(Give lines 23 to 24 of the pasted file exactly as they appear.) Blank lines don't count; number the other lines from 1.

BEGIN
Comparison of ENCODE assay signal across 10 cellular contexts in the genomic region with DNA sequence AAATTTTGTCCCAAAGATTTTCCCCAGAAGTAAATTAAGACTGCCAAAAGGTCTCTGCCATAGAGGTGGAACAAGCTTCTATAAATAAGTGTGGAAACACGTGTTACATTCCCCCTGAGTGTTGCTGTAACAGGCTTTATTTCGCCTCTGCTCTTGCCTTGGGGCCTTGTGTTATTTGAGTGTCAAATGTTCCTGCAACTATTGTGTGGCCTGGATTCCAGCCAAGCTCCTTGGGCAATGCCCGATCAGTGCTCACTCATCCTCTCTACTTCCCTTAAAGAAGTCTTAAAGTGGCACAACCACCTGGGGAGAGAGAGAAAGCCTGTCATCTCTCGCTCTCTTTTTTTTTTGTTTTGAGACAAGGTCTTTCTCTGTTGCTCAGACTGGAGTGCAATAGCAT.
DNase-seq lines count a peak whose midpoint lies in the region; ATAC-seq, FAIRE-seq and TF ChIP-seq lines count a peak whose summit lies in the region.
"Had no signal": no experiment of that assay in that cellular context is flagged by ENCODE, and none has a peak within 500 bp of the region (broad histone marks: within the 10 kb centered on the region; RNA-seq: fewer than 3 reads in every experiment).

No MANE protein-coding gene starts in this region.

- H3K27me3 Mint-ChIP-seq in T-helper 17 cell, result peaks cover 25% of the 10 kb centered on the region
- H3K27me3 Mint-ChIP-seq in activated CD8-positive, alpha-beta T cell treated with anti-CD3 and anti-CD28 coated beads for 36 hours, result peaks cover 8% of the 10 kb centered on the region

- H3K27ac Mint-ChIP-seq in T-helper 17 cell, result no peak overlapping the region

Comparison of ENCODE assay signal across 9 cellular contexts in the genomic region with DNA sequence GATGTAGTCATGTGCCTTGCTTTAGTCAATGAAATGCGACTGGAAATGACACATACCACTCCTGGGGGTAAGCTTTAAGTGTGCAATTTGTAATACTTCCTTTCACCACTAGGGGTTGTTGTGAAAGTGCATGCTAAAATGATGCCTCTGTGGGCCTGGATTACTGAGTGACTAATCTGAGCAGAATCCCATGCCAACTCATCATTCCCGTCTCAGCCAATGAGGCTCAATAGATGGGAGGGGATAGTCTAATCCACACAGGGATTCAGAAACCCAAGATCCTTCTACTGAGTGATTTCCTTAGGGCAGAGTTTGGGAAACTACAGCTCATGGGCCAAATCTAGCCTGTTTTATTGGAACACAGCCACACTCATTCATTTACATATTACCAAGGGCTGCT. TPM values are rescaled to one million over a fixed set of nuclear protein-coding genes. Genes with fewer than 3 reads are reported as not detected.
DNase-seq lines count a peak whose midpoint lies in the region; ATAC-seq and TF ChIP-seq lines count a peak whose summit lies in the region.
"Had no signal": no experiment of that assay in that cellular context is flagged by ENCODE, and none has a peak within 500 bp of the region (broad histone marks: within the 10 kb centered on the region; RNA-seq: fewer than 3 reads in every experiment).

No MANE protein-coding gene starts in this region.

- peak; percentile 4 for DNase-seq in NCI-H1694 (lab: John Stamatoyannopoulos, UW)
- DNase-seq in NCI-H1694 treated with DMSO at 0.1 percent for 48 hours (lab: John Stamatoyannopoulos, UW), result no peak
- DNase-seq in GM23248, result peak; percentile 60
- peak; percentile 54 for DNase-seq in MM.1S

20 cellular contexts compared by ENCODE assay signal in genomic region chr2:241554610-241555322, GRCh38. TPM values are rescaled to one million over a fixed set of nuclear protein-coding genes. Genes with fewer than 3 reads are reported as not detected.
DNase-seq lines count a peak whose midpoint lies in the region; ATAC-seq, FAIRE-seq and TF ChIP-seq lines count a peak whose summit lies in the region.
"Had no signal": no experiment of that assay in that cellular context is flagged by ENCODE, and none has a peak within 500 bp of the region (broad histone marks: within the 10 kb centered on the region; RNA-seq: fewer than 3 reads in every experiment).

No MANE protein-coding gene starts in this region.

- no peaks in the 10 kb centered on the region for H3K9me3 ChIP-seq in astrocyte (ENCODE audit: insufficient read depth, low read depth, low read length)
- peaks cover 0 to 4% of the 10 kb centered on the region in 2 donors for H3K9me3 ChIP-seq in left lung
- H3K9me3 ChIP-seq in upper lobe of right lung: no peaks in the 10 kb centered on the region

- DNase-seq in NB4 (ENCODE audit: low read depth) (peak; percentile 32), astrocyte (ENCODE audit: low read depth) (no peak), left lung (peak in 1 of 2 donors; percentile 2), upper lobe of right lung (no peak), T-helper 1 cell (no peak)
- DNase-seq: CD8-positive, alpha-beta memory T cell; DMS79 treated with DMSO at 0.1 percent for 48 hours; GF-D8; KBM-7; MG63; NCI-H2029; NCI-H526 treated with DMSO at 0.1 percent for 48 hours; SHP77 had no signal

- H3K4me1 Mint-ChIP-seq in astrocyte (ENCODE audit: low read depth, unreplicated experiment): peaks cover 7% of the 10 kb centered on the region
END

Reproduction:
- DNase-seq in NB4 (ENCODE audit: low read depth) (peak; percentile 32), astrocyte (ENCODE audit: low read depth) (no peak), left lung (peak in 1 of 2 donors; percentile 2), upper lobe of right lung (no peak), T-helper 1 cell (no peak)
- DNase-seq: CD8-positive, alpha-beta memory T cell; DMS79 treated with DMSO at 0.1 percent for 48 hours; GF-D8; KBM-7; MG63; NCI-H2029; NCI-H526 treated with DMSO at 0.1 percent for 48 hours; SHP77 had no signal